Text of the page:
Price: In the Gold Kangaroo section, a one-way trip in a luxury cabin with full board costs about 1,760 euro and in the Red Kangaroo section the same goes for 1,200 euros. Occasionally there will be platinum-level suites with a double bed on offer, costing 5,000 per person. Budget travelers have to settle for a reclining seat, best accessed by accruing a Rail Explorer pass. For about 360 euro you can ride Australian trains for three months.
Facilities: The Gold Kangaroo cabins feature bunk beds, combined toilet-shower stalls and large windows, and some come with a TV and minibar. Once the train has left the station, the Rail Explorer pass holders have the opportunity to purchase a Red Kangaroo cabin for 120 euro, provided there is enough room. Different travel classes have their own restaurant and lounge cars.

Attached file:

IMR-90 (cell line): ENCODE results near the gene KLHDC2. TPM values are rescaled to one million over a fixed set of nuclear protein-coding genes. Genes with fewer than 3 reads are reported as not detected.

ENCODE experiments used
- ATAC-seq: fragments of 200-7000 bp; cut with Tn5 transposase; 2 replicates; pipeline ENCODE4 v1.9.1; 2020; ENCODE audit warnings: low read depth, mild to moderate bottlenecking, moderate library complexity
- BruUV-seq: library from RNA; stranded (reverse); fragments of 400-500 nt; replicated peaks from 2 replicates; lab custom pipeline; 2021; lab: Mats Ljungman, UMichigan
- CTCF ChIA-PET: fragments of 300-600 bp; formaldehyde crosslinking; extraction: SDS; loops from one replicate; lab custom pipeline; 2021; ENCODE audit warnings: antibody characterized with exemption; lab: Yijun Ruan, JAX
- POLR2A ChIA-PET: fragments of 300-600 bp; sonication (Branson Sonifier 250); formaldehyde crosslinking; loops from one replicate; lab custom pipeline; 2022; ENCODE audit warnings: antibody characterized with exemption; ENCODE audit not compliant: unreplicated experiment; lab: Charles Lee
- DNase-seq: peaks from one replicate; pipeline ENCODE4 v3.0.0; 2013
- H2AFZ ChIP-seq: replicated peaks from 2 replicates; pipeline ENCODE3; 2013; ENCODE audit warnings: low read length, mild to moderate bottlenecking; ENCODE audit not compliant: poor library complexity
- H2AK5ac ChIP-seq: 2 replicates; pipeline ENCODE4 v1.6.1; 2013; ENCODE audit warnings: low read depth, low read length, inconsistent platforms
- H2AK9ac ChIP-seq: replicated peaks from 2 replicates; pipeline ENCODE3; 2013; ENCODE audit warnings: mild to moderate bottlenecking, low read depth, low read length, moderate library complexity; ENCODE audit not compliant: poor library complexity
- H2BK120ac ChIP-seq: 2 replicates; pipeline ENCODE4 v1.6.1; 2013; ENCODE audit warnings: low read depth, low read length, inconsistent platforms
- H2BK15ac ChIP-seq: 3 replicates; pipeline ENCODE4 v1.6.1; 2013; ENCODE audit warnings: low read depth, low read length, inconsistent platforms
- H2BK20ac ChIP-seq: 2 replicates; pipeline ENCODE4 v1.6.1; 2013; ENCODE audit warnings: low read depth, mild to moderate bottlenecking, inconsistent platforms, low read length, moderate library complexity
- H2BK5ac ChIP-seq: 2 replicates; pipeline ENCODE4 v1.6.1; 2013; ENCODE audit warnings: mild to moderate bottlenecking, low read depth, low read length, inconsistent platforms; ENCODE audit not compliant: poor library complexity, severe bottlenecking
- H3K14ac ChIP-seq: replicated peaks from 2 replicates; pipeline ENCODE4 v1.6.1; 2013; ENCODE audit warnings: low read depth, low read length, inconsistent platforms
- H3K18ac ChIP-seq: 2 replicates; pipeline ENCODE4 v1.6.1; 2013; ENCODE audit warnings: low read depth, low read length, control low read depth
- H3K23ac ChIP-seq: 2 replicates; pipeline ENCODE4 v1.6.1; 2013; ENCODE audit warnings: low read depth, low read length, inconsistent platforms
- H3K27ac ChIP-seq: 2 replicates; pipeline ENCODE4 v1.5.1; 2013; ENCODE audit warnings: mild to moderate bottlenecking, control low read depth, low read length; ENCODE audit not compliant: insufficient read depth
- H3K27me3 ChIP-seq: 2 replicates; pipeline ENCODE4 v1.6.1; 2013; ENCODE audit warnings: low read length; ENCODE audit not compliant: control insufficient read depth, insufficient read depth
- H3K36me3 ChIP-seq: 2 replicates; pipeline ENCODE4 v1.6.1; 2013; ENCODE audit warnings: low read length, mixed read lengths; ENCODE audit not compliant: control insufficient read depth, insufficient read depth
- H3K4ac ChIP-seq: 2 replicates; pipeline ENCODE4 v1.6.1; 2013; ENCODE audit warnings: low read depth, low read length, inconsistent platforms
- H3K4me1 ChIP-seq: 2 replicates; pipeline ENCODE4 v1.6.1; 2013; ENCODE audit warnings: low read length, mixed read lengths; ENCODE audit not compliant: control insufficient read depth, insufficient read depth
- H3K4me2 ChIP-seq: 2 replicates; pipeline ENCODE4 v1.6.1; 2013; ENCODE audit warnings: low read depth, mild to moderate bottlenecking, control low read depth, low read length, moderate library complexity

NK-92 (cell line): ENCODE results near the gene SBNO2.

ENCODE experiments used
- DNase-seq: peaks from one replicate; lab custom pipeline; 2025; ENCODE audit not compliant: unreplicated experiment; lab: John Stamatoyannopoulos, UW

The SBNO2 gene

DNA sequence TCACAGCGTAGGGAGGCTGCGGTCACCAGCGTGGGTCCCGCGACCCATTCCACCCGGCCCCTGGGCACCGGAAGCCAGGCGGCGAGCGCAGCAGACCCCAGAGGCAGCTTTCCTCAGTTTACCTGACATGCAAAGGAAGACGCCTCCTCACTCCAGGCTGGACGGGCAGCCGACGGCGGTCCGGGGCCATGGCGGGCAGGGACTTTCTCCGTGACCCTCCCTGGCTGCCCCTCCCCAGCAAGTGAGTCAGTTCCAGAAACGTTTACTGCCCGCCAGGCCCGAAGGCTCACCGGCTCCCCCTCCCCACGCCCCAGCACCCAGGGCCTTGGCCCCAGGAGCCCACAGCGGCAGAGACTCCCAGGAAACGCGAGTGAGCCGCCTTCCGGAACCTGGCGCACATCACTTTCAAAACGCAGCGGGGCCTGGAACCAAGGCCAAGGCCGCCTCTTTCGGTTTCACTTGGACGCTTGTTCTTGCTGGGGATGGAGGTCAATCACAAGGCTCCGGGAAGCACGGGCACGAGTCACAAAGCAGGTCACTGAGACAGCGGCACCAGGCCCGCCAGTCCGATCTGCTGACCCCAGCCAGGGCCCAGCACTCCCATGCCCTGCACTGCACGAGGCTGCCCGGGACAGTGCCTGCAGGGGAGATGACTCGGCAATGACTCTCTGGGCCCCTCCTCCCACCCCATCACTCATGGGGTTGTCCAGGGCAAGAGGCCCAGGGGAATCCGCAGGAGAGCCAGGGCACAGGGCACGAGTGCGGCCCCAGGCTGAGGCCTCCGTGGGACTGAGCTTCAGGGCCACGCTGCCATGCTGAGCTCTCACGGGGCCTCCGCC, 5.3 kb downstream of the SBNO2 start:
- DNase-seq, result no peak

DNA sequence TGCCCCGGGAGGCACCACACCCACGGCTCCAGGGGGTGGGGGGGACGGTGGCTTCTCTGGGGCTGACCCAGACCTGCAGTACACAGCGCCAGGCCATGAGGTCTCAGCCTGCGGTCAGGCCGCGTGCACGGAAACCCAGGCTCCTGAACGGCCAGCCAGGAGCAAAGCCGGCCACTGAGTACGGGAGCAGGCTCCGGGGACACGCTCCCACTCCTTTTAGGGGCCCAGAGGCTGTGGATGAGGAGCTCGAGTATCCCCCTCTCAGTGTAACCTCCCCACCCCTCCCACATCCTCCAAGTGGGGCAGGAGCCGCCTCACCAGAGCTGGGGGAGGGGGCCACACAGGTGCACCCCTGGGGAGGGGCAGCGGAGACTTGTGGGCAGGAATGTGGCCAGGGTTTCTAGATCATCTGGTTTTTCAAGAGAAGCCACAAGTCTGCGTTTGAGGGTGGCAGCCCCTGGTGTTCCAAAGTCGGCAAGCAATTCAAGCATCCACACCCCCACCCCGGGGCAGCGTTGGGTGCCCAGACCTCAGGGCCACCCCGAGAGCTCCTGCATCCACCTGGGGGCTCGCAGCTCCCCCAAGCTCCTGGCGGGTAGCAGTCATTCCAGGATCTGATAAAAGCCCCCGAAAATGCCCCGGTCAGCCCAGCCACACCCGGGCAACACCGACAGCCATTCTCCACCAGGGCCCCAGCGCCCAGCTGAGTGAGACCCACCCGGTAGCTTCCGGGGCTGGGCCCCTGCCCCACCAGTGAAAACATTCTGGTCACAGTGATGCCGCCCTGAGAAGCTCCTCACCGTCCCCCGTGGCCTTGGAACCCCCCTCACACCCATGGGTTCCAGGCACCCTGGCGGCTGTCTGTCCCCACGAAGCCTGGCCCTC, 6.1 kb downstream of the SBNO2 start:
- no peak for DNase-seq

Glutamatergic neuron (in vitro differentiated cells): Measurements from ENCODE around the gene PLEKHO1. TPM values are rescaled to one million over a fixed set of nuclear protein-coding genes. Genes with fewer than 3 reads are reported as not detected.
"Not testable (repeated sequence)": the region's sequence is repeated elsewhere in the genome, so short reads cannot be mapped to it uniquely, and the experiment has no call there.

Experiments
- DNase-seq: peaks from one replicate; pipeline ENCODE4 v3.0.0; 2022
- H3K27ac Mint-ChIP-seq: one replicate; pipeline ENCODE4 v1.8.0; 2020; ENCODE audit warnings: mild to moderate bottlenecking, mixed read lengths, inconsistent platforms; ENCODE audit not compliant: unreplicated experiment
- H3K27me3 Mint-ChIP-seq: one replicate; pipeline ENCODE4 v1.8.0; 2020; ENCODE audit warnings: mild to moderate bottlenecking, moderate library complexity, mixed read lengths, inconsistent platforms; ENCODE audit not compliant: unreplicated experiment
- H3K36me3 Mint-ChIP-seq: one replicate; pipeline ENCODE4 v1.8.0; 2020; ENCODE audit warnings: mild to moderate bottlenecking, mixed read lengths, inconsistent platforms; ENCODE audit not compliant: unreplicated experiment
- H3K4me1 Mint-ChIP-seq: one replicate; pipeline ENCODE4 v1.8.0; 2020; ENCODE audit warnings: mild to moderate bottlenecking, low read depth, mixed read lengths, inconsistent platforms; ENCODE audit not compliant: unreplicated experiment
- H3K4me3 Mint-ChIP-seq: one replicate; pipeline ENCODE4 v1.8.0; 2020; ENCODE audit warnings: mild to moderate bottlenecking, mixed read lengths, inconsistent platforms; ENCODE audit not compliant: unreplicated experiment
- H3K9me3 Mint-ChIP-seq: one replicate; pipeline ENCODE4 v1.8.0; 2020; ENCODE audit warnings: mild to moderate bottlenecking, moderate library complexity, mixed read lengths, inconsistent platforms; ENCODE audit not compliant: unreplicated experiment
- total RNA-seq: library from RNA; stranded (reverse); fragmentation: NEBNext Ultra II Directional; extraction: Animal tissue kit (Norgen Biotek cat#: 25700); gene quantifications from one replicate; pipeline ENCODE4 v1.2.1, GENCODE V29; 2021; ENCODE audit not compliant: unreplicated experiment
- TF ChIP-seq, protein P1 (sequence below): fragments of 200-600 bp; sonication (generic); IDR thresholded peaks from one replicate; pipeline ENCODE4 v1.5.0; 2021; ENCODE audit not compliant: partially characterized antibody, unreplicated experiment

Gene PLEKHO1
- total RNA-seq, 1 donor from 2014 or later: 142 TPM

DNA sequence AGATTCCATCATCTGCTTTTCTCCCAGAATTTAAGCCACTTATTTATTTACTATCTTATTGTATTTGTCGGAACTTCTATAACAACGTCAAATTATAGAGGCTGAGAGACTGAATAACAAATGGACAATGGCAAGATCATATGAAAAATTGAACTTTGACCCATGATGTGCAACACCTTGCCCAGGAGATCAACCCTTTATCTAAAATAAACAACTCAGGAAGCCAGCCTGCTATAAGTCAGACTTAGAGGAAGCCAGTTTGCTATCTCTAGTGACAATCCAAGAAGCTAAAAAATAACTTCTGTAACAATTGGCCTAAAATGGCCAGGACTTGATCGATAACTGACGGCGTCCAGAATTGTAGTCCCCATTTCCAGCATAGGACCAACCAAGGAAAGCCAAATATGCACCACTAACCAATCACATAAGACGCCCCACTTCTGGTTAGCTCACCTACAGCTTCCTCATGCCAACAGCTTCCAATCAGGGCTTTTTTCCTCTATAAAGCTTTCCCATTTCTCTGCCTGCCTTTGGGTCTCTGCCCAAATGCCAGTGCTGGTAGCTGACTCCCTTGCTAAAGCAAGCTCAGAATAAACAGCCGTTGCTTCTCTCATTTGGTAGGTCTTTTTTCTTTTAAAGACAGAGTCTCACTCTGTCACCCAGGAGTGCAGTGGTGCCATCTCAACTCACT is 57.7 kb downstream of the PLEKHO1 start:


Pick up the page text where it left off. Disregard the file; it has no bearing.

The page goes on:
Please note: The stopovers are a few hours long. Guided city tours are sold for about 20 euro.
So that’s it! Have any of you taken the Trans-Siberian and/or the Indian Pacific? Any thoughts on which one is the best marathon train journey? 🙂
Yesterday my first article that I reported from the African continent was published in Finland. It’s a hotel review of sorts that I wrote for Helsingin Sanomat, Finland’s largest newspaper (that I modestly like to call “our New York Times“). I contribute pretty frequently for the travel section of HS, often about New York but sometimes about other places around the world as well.